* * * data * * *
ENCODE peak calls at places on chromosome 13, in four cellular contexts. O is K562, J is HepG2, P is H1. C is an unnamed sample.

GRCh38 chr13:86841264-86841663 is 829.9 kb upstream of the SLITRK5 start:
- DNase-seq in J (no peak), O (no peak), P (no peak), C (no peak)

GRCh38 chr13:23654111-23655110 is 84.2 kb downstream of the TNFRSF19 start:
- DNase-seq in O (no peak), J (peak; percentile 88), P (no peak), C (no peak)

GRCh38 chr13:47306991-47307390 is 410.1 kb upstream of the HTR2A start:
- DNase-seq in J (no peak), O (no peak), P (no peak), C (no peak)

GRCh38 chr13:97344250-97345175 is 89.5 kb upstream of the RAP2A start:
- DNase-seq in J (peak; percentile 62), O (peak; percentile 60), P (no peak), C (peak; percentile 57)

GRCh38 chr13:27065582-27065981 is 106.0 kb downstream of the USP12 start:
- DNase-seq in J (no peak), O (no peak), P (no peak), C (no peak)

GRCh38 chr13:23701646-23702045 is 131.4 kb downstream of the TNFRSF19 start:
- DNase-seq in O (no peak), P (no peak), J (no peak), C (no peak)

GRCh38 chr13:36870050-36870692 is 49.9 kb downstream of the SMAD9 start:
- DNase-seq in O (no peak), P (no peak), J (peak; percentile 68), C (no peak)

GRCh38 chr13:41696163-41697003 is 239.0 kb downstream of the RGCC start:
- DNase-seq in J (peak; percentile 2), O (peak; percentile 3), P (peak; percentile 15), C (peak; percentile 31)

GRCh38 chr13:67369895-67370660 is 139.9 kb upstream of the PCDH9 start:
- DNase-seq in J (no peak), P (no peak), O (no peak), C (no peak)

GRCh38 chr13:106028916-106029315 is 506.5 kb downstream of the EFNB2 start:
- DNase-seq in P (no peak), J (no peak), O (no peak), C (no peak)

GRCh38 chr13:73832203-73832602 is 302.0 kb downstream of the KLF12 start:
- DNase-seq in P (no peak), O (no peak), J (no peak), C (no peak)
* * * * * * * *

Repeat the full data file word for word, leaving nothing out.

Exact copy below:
ENCODE peak calls at places on chromosome 13, in four cellular contexts. O is K562, J is HepG2, P is H1. C is an unnamed sample.

GRCh38 chr13:86841264-86841663 is 829.9 kb upstream of the SLITRK5 start:
- DNase-seq in J (no peak), O (no peak), P (no peak), C (no peak)

GRCh38 chr13:23654111-23655110 is 84.2 kb downstream of the TNFRSF19 start:
- DNase-seq in O (no peak), J (peak; percentile 88), P (no peak), C (no peak)

GRCh38 chr13:47306991-47307390 is 410.1 kb upstream of the HTR2A start:
- DNase-seq in J (no peak), O (no peak), P (no peak), C (no peak)

GRCh38 chr13:97344250-97345175 is 89.5 kb upstream of the RAP2A start:
- DNase-seq in J (peak; percentile 62), O (peak; percentile 60), P (no peak), C (peak; percentile 57)

GRCh38 chr13:27065582-27065981 is 106.0 kb downstream of the USP12 start:
- DNase-seq in J (no peak), O (no peak), P (no peak), C (no peak)

GRCh38 chr13:23701646-23702045 is 131.4 kb downstream of the TNFRSF19 start:
- DNase-seq in O (no peak), P (no peak), J (no peak), C (no peak)

GRCh38 chr13:36870050-36870692 is 49.9 kb downstream of the SMAD9 start:
- DNase-seq in O (no peak), P (no peak), J (peak; percentile 68), C (no peak)

GRCh38 chr13:41696163-41697003 is 239.0 kb downstream of the RGCC start:
- DNase-seq in J (peak; percentile 2), O (peak; percentile 3), P (peak; percentile 15), C (peak; percentile 31)

GRCh38 chr13:67369895-67370660 is 139.9 kb upstream of the PCDH9 start:
- DNase-seq in J (no peak), P (no peak), O (no peak), C (no peak)

GRCh38 chr13:106028916-106029315 is 506.5 kb downstream of the EFNB2 start:
- DNase-seq in P (no peak), J (no peak), O (no peak), C (no peak)

GRCh38 chr13:73832203-73832602 is 302.0 kb downstream of the KLF12 start:
- DNase-seq in P (no peak), O (no peak), J (no peak), C (no peak)